The Life Cycle of Low-Income Housing Tax Credits (LIHTC) | Part 2 – Development

By Jennifer M. Galasso, CPA, Partner

The LIHTC credits are awarded based on the eligible cost basis of the residential property which has been designated for the set aside. That said, the entire project need not be just “affordable housing.” In urban areas, such as New York City, mixed use and mixed income are increasingly popular avenues of development.

Incorporating both affordable and market rate residential as well as commercial space is allowed. The key is understanding and documenting the allocation of costs between the different uses.

The Four C’s

Once construction is done – it is time for the four C’s:

  • Certificate of Occupancy
  • Cost Certification
  • Credit Calculation
  • Conversion

When a Certificate of Occupancy is obtained for the development, tenants are allowed to move in and the day-to-day operations of the property begin. The initial occupancy of the units begins the tax credit clock, but, before we get to that, the costs of the development need to be certified.

A cost certification is just what it sounds like – a certification of development costs. The cost certification process is considered an audit and, therefore, all of the standard audit requirements still apply. The scope of this reporting is limited to the costs of the development and the related sources of funding the development. This is commonly referred to as the “Sources and Uses.”

The cost certification schedules can vary based on the funding sources, HPD and HDC both have specific schedules they prefer to receive as well additional forms outside the cost certification they each require to be submitted. The basic cost certification schedules include:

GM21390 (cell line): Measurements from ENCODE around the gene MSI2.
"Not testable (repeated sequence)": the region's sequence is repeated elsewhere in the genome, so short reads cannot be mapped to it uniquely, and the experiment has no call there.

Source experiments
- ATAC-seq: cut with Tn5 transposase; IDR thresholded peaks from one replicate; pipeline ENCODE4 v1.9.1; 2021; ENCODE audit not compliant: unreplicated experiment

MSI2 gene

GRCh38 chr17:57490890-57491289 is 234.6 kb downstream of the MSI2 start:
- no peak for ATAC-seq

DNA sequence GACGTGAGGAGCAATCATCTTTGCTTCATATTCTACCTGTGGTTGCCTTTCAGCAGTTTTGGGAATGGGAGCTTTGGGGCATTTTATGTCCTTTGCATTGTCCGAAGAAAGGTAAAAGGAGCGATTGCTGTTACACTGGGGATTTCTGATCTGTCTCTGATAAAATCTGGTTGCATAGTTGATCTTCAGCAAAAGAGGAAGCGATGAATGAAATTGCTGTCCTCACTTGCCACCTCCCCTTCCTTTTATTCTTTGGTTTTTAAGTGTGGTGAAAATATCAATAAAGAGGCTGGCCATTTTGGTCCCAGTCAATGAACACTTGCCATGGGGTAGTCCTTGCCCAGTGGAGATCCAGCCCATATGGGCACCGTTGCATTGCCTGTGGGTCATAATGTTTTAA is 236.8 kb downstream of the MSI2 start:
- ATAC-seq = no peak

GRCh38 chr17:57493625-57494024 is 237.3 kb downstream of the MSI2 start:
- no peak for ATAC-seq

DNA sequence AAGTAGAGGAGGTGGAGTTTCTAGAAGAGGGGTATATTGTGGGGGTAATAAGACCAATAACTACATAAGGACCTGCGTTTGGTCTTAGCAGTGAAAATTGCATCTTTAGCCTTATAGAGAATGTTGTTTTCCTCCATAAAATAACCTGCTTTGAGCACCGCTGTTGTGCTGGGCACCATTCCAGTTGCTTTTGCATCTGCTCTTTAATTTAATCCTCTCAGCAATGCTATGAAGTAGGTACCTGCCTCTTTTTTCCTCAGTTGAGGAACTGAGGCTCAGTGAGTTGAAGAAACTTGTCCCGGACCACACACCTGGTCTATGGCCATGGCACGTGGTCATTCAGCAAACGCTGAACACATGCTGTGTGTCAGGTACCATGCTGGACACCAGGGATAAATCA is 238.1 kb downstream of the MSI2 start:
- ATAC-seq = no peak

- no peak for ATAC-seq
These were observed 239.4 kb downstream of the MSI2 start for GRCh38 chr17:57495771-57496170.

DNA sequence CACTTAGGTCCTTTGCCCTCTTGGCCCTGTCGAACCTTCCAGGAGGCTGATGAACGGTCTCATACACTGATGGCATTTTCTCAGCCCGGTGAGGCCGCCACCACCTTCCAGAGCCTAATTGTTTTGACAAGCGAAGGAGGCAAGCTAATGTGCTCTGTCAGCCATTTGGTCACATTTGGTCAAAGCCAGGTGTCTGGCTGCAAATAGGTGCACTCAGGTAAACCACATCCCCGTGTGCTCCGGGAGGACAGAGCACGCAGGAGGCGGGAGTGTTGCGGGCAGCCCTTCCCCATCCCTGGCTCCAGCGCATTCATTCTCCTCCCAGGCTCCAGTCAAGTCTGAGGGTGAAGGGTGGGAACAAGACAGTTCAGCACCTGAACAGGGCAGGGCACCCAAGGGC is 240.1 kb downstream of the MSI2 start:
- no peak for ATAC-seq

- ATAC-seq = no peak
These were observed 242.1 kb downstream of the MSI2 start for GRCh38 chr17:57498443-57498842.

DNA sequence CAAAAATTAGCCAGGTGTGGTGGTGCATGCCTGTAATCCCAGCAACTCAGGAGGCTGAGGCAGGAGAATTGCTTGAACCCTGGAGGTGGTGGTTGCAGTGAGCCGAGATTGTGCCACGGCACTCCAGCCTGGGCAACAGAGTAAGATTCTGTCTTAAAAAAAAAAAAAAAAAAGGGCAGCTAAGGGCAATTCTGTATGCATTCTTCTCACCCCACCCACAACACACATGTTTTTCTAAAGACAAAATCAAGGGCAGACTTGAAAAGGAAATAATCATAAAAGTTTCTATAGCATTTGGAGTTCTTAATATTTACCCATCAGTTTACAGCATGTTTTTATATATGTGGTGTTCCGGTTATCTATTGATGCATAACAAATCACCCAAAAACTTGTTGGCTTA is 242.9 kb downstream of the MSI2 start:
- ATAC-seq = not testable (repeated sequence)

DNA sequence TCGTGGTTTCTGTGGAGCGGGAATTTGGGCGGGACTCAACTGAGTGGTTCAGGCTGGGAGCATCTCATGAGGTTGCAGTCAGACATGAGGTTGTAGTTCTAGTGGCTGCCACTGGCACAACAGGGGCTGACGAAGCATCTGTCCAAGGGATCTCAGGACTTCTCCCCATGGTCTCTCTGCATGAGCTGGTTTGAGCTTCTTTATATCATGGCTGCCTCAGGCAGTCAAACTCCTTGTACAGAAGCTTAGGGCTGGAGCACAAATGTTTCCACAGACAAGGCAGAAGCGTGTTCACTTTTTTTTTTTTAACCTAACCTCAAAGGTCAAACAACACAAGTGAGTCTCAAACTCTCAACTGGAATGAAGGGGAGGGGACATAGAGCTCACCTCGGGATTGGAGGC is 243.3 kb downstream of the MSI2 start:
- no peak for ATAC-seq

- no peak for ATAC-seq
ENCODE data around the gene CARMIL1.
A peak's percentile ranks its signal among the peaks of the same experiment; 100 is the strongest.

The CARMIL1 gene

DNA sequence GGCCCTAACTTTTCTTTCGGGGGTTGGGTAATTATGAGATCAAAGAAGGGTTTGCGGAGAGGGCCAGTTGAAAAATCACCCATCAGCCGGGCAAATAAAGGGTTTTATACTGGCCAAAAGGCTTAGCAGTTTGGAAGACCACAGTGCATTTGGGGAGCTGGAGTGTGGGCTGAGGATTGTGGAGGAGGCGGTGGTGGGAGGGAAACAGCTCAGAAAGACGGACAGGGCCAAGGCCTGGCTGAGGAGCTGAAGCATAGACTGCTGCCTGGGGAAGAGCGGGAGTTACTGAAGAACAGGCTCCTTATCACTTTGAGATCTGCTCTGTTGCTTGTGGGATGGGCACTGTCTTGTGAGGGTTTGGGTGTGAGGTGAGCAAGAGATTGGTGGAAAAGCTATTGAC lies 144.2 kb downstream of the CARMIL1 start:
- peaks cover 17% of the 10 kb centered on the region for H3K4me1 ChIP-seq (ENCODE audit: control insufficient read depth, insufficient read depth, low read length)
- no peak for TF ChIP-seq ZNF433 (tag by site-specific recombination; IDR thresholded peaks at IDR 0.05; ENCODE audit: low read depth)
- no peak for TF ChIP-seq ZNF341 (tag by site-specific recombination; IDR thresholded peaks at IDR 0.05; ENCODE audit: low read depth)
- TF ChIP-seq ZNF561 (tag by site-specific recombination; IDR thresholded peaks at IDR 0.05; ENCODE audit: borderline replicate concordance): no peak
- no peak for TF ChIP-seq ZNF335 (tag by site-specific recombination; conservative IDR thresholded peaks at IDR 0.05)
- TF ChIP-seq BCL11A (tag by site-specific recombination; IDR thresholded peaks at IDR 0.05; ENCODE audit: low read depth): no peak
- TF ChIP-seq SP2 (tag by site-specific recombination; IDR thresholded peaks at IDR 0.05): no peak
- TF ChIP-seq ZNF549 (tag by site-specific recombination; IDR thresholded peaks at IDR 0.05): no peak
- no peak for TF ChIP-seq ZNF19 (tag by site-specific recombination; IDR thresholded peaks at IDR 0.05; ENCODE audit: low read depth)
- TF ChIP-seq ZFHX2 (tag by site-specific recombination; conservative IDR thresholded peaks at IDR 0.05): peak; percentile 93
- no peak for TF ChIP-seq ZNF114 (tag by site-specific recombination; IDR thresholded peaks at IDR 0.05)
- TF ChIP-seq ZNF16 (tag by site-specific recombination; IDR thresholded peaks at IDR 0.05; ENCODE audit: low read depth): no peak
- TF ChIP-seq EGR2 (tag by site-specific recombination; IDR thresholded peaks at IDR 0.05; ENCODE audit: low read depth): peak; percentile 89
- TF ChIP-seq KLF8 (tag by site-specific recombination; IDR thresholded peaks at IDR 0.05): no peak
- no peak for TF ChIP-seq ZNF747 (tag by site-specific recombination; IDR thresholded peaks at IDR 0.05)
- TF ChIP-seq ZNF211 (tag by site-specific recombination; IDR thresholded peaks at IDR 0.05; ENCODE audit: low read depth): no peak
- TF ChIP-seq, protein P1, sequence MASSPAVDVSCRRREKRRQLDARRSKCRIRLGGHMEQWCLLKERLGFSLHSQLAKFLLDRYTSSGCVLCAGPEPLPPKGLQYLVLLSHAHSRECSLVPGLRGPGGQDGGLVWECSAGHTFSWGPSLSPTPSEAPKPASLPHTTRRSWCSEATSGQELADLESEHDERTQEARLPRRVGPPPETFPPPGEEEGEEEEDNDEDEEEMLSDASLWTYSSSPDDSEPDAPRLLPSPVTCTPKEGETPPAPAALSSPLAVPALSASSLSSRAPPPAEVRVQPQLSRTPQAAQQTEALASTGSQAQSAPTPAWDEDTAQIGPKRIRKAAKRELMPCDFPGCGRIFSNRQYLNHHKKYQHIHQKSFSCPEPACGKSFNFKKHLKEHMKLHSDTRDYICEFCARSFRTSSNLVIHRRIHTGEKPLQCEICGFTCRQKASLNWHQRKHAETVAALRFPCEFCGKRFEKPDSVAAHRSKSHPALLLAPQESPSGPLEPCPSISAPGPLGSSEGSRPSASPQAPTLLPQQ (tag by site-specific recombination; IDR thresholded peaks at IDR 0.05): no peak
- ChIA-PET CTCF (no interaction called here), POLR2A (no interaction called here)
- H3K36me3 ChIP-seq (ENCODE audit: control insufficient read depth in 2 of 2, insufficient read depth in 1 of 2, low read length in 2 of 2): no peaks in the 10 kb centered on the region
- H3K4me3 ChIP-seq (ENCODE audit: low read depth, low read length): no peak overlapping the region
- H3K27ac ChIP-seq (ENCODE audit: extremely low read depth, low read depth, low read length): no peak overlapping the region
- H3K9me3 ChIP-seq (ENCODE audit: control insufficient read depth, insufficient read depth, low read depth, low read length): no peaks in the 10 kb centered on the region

• Total Cost and Eligible Basis
  • Permanent Financing
  • Calculation of Tax Credits

The Schedule of Total Costs and Eligible Basis is similar to a schedule of functional expenses. The costs are broken down by budget line and then by eligibility for tax credits.

Eligible basis can be defined as residential development costs which are subject to depreciation. Eligible basis includes the cost of common areas of a building.

Land and certain land-related costs are not subject to depreciation and, therefore, not includable in eligible basis.

Standard capitalization rules apply in that there are other costs that are required and should be considered part of the building – for example, you buy a piece of machinery, pay for shipping and installation. You don’t just capitalize the purchase price as it took more than that to get it “ready for its intended use.”

If the development includes commercial or market rate units, construction costs related to those areas are still capitalizable but not part of Eligible Basis when it comes to the tax credits.

Direct Costs

Direct costs are always included in basis as they exist because of the development. These costs include items such as Architect, Engineering, Developer Fee and Building Permits. Contractor costs are subject to depreciation; therefore, any of those costs (allocable to the residential units) would also be eligible basis.

Indirect and Other Costs

Indirect costs are sometimes included as they can exist before, during and after the construction period. The portion incurred during construction is capitalized; after the property is in service, these costs are expensed. Examples of these costs are Interest/Letter of Credit, Real Estate Taxes and Insurance. As they are subject to depreciation only during the construction period, these costs may not be fully eligible.

Other costs are NEVER eligible for tax credits. These are not directly related to construction, whether incurred during the construction period or not. Marketing costs are a prime example of a necessary development cost which is not subject to depreciation and, thus, not includable in eligible basis.

The Schedule of Permanent Financing includes not only the permanent debt of the project but all sources of funding for the development:

  • Bonds and mortgages payable
  • Interest accrued during development
  • Equity payments and
  • Any deferred developer fees.

Total sources on this schedule must be equal to the total costs on the Schedule of Permanent Financing.

Contact Us 

The third and final part of this three-part series on the LIHTC tax credit program will follow shortly and will deal with calculating the tax credits. If you have any questions, feel free to contact the partner in charge of your account or Jennifer Galasso, Partner, at [email protected].